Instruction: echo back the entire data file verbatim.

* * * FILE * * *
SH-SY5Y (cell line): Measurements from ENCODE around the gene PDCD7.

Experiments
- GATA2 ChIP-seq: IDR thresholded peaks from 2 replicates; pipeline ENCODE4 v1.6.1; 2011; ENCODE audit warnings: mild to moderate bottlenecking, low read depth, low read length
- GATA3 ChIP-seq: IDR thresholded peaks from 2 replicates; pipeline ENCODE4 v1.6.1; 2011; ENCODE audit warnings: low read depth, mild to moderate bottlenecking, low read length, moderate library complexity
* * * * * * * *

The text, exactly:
SH-SY5Y (cell line): Measurements from ENCODE around the gene PDCD7.

Experiments
- GATA2 ChIP-seq: IDR thresholded peaks from 2 replicates; pipeline ENCODE4 v1.6.1; 2011; ENCODE audit warnings: mild to moderate bottlenecking, low read depth, low read length
- GATA3 ChIP-seq: IDR thresholded peaks from 2 replicates; pipeline ENCODE4 v1.6.1; 2011; ENCODE audit warnings: low read depth, mild to moderate bottlenecking, low read length, moderate library complexity